In the present work, the proposed condition of [H2O2]0/[Fe(II)]0 or [H2O2]0/[Fe(III)]0 equal to 200 promotes the major formation of hydroxyl radical in Fenton reaction resulting in a faster oxidation rate of the azo-dye and its byproducts. The influence of visible light radiation in photo-Fenton process enhance the elimination of the chromophores groups (N=N bonds) of the RR-120 azo-dye due to a faster reduction of Fe+3 ions by an organic radical. The major color removal efficiency observed for iron sulfate compared to iron chloride salts in the Photo-Fenton reaction, color half-life time ratio of 1:2, could be attributed to reaction between OH and Cl- anions under acidic pH conditions where the Cl- acting as strong free radical scavenger (Arslan-Alaton et al., 2009).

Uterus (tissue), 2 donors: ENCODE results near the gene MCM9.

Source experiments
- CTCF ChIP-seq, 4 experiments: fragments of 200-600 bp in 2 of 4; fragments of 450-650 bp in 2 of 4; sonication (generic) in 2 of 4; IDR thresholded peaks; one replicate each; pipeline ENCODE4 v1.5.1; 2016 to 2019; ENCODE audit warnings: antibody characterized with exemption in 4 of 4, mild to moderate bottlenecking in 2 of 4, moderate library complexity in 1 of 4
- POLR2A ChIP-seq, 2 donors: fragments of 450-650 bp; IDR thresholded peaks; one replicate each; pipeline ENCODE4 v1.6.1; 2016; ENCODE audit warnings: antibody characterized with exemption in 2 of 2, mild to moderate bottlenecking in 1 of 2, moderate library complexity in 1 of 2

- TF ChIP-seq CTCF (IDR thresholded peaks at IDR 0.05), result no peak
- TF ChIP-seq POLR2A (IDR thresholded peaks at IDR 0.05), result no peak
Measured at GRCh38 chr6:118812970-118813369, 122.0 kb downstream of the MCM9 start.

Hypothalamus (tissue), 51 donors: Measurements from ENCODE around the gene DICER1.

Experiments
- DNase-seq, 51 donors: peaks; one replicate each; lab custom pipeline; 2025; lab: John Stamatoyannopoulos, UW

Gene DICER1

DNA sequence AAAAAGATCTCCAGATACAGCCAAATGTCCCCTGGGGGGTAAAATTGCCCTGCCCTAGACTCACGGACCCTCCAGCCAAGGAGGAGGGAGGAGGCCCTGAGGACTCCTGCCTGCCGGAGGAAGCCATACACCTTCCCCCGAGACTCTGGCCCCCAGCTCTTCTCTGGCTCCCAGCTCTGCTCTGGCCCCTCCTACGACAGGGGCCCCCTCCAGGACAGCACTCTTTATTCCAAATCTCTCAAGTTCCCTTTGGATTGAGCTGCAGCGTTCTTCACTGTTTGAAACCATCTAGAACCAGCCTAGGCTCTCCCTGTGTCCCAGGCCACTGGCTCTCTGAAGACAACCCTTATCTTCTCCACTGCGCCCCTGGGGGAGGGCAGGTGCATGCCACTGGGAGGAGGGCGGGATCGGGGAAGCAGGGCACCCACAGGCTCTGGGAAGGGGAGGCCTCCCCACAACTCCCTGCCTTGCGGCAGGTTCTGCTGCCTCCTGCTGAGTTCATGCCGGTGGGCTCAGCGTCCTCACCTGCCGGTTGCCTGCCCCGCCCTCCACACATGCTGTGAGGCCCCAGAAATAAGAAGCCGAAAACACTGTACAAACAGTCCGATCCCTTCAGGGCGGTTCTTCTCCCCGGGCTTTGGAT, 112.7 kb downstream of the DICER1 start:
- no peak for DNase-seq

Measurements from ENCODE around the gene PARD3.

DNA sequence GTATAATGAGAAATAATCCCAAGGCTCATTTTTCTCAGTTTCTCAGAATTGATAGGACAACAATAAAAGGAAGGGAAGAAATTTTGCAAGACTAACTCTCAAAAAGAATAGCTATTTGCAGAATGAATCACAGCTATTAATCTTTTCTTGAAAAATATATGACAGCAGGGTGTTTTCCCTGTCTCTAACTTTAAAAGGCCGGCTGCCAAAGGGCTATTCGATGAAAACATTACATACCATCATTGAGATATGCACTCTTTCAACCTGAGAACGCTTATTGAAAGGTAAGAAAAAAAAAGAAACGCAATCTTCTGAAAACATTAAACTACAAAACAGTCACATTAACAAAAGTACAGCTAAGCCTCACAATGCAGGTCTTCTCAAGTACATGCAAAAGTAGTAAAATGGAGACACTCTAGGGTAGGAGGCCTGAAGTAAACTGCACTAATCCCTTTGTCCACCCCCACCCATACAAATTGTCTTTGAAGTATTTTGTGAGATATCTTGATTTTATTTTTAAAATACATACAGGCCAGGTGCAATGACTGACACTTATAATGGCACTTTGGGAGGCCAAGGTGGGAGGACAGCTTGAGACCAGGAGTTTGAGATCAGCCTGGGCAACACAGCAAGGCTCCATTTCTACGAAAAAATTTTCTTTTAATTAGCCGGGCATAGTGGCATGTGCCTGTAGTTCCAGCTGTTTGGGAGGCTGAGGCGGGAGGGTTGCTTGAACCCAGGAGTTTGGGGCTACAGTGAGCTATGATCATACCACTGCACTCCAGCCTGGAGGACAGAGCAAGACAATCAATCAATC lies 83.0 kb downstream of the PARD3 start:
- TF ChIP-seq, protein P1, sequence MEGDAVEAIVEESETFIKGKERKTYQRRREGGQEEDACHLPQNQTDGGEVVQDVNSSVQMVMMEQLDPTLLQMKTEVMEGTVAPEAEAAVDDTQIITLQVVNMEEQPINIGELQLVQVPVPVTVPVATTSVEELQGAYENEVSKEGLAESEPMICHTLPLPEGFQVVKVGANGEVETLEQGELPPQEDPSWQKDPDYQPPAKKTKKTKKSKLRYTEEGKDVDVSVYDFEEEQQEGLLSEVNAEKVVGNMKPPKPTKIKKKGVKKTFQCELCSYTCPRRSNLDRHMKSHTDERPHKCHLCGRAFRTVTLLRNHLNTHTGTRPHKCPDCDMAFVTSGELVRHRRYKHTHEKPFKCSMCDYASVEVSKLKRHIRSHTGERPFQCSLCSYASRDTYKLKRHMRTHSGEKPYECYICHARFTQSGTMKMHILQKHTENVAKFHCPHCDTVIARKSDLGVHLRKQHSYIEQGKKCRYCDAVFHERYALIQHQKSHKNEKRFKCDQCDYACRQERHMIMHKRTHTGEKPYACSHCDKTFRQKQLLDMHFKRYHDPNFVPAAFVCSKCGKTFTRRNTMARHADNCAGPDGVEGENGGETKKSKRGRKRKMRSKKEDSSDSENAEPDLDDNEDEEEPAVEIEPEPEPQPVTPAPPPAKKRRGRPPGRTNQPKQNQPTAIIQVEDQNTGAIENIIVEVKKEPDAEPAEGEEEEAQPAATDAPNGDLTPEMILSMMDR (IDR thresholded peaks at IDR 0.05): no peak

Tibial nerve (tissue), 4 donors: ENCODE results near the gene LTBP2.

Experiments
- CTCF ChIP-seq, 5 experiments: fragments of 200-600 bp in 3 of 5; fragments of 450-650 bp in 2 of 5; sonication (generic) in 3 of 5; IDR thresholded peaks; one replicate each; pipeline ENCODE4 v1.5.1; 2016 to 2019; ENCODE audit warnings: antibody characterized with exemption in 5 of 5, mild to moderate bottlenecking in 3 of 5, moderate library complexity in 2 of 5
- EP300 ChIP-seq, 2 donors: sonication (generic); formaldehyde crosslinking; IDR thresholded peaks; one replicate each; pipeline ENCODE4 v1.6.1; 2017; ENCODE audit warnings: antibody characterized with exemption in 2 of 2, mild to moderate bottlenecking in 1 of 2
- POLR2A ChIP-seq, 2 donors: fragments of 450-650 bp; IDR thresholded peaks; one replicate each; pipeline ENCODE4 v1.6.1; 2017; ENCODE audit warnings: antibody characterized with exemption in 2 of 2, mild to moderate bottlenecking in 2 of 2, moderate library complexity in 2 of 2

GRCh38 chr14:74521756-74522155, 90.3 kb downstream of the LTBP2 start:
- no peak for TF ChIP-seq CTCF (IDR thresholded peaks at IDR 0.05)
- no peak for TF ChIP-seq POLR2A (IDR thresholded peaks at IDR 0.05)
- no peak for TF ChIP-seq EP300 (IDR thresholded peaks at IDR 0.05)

The course of RR-120 azo-dye discoloration in heterogeneous catalytic processes (Fig. 2 C-D) revealed that the degradation rate of chromophore groups was diminished. Two causes could be affected the discoloration kinetics. The first cause is related to the degradation process to involve: 1) chemisorption process on the catalytic surface; 2) electron injection from dye to semiconductor valence band; and 3) simultaneous redox reactions (Tanaka et al., 1999). The chemisorption process during discoloration of azo-dye RR-120 is a control stage, due the competitive adsorption of functional groups in dye molecules structure for active sites in the catalytic surface of iron oxide nanoparticles; for what a stereo chemical and diffusion resistance is generated that retard the discoloration rates of RR-120. The second cause is the presence of SO24 and Cl anions, Mahmoodi and Arami determined that these anions have a negative effect on photocatalytic discoloration of acid red 14 by photocatalysis using titanium (IV) oxide nanoparticles, due to their reactive with the positive holes and hydroxyl radicals resulting prolonged color removal (Mahmoodi and Arami, 2006). The color half-life times in the heterogeneous photocatalytic oxidation of RR-120 in aqueous media, summarized in table 1, followed the order: FeSO4 <FeCl3 <Fe2(SO4)3 <FeCl2.